If you want to add your company to the best corporate blogs list, we can teach you how.
At the end of 2014, we created a best-of list highlighting 10 company blogs we thought were doing really great things. As you can imagine, these blogs are killing SEO, writing the best content, and amassing a bunch of comments on each post from loyal readers. They’re also speaking to niche personas, showing up in search engines, and pulling in some great company revenue.
When we wrote the post, we wanted to highlight some companies that we really admired. As you know from our Marketing Genius series, we like to showcase companies we think are doing great things, and explain why we think their approach is working for them. Now that we’ve highlighted these 10 companies, let’s talk about what they’re doing that makes them the best corporate blogs.
When comparing corporate blogs, you can find out a lot by how socially engaged a company is. Wistia is a great example of a company who is really leading the social front. As of this posting, the company has over 14.5 thousand Twitter followers and just short of 8 thousand Facebook friends. When they amplify any of their blog posts to their followers, everybody clicks, listens and replies.
With almost the exact same stats as Wistia, Catchafire is able to harness the power of social media to help them recruit professionals to assist with their nonprofit projects. We always recommend that you share your blog posts regularly to your social media crowds, but what are you doing to build up your social media followers? The best corporate blogs are those that are widely read and highly amplified. Take the extra steps to insure that someone is listening when you amplify your posts.
If you’re looking for a company whose middle name is “Transparent” look no further than Buffer. They regularly post company updates – geared toward investors, but written with all readers in mind – which discusses their revenue (currently over $421,000 monthly recurring), company hierarchy (they’ve just gotten rid of their management system), and anything else that majorly affects the company.
As they’re a highly regarded company with a huge blog following, this seems to be working for them. Unbounce recently posted about the company’s 2014 year-in-review. It was a detailed post highlighting everything from revenue to statistics to company culture to charity work. Readers want to feel engaged with your brand. By sharing information others may keep hidden, you’re likely to gain their trust.
Have High Standards for Your Content
If you want to read no-holding-back content, find your way over to The Middle Finger Project. As you may assume from the title, nothing is held back on this blog. Author Ashley Ambridge immediately gets to the point and drives it home. She sells with her words and has a loyal readership because of it.
Another company with very loyal customers is Marriott. Their blog, Marriott on the Move, gives customers a behind-the-scenes look at the company, by exploring company culture and activities. Readers go there to read the content. How many times have you checked out your hotel’s blog before?
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Know Who You’re Talking To
Before we even begin writing for our clients we identify personas who will be reading their blog. That way, when we start writing, we know exactly who we’re speaking to. A few of the best company blogs that we showcased should be commended for understanding and connecting with their reader base.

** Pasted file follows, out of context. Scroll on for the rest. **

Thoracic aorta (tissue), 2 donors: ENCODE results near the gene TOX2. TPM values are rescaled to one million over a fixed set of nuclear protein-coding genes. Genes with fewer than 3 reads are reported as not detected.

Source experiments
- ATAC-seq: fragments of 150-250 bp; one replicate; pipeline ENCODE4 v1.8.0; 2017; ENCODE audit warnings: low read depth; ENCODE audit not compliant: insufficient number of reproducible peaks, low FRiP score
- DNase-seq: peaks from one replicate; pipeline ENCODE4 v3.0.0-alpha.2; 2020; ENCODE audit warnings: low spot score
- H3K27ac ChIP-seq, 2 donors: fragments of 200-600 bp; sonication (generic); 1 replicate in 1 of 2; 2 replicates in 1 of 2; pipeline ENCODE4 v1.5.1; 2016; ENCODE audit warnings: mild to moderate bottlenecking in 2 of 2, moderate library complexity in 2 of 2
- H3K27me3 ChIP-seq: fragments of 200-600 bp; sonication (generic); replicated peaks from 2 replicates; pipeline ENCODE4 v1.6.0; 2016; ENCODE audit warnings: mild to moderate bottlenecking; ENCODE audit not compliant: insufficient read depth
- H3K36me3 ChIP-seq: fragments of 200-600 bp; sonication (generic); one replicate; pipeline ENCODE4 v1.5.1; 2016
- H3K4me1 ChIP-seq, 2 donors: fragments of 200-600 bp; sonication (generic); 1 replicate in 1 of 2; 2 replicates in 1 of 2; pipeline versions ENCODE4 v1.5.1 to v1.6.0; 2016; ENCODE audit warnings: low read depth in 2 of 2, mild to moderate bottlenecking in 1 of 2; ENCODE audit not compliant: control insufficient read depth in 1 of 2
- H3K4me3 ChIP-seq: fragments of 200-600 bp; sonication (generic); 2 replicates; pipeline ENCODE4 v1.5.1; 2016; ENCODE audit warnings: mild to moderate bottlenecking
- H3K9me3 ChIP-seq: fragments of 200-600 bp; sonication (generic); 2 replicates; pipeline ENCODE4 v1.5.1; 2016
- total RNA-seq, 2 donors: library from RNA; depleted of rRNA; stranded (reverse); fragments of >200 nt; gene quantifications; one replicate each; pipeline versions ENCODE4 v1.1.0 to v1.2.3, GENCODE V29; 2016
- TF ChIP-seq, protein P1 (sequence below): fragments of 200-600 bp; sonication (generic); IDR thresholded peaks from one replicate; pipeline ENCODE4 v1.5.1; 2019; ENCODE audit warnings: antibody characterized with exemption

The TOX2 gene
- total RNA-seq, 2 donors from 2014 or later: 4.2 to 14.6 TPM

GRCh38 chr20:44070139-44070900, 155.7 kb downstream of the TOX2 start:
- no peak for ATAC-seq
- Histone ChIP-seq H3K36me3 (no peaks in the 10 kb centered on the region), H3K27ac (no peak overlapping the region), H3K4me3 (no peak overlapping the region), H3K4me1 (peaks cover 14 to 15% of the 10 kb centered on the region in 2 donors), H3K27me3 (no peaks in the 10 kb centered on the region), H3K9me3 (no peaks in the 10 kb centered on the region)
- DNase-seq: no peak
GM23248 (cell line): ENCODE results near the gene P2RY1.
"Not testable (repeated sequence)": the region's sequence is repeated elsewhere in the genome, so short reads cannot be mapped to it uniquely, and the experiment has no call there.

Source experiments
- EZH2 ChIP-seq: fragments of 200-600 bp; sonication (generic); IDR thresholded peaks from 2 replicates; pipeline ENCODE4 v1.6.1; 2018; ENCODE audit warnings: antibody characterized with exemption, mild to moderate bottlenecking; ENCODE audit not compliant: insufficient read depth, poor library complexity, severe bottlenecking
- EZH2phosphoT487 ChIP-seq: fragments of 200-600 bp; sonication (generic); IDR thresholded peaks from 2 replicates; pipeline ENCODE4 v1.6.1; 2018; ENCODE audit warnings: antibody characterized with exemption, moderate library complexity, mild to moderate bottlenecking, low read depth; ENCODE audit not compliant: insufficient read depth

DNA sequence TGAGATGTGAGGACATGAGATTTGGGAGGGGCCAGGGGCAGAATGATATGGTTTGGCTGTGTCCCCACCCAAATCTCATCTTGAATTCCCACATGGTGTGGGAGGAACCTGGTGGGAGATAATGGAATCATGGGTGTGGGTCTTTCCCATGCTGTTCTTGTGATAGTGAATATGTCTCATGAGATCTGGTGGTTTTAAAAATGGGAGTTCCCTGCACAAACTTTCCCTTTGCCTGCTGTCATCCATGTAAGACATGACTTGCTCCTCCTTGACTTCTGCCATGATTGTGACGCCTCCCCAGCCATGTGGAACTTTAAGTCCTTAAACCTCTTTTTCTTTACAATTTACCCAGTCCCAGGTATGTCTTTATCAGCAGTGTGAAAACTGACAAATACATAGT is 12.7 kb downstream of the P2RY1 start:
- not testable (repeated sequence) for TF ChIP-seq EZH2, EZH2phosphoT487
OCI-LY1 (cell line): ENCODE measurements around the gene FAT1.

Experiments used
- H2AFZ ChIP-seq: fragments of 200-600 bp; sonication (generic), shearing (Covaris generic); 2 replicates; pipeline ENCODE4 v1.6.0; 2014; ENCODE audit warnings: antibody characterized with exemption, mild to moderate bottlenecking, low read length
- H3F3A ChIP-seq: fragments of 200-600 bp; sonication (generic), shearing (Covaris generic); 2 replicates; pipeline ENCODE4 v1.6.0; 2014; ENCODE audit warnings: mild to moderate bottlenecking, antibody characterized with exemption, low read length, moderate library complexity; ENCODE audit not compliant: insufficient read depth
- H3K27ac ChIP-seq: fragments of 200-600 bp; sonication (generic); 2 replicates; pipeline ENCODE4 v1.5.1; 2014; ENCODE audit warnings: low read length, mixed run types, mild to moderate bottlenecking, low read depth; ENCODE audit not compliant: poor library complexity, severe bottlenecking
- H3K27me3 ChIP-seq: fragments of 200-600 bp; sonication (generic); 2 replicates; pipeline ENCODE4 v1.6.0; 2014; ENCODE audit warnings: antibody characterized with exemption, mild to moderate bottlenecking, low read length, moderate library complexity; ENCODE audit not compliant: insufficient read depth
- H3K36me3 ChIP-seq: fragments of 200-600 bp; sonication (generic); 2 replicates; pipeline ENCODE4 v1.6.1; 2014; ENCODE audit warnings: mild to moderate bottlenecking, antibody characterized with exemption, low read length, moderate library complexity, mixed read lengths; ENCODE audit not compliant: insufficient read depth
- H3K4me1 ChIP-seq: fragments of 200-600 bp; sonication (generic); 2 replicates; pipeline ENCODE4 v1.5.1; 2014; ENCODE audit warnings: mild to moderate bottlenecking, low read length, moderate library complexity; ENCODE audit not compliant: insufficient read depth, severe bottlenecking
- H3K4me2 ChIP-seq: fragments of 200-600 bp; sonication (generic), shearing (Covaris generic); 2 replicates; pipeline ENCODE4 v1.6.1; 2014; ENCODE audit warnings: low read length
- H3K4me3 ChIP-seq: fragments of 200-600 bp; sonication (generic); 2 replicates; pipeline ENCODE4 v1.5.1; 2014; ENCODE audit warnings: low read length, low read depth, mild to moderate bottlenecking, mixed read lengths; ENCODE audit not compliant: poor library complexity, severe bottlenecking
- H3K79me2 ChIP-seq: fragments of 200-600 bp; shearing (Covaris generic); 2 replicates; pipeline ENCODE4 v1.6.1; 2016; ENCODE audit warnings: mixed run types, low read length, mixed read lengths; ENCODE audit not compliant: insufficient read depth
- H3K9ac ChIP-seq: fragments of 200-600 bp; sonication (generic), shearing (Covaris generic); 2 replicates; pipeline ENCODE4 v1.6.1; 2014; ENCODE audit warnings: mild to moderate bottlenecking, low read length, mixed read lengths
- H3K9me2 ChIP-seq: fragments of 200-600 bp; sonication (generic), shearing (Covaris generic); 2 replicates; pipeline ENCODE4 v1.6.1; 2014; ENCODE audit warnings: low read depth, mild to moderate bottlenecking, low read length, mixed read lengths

What type of consumer do you think would be reading TaxAct’s blog? Someone who is financially savvy and looking for money advice. They don’t wait until tax season to create content, they keep their blog thriving year round. Just like we said in our original post, Close.io’s posts are to the point and contain “legit content.” They know they are speaking to people involved with sales, and that’s the only message they are trying to share. Have you identified your client personas yet?
Consider Your Comments
Now, we never consider tell our clients to consider comments as a guiding factor whether a post is doing well or not, because sometimes great posts don’t get a lot of comments. That being said, you can learn a lot about reader engagement and investment from highly commented-on blogs. In the aforementioned year-in-review post by Unbounce, they had 19 comments which simply praised the company on having a good year. Those are the best kind of comments.
Wistia did a similar post with 54 comments. Your users care enough about your success as a company that they are taking time out of their day to congratulate you. Don’t rely on comments to guide whether or not your succeeding with your blog posts. The analytics will tell you that. If you’re lucky enough to have highly engaged blog readers, be appreciative of their comments, and take that as an opportunity to open a conversation.
Wondering how these companies made our list of best corporate blogs? Chances are SEO played a role in their success. We’ve said it before and we will say it again (and again). You can write perfect content, but if you aren’t optimizing it, you’re missing out on a great opportunity.
We bet CoSchedule isn’t missing out on the opportunity to optimize and promote their posts. They are a company who practices what they preach on their blog, and that’s a company you know you can rely on. Posts are well-written, detailed, and ready to be shared all over the interwebs. Have you checked out The Creative Group’s blog yet? As we said in originally, “Every element of their content delivery is airtight.” They’ve carefully created and curated a blog with a strong marketing perspective.
What of these best practices do you find is your company’s strong suit? What’s your weakness? Let us know in the comments, and remember, we can help make you one of the best corporate blogs. You simply need to contact us.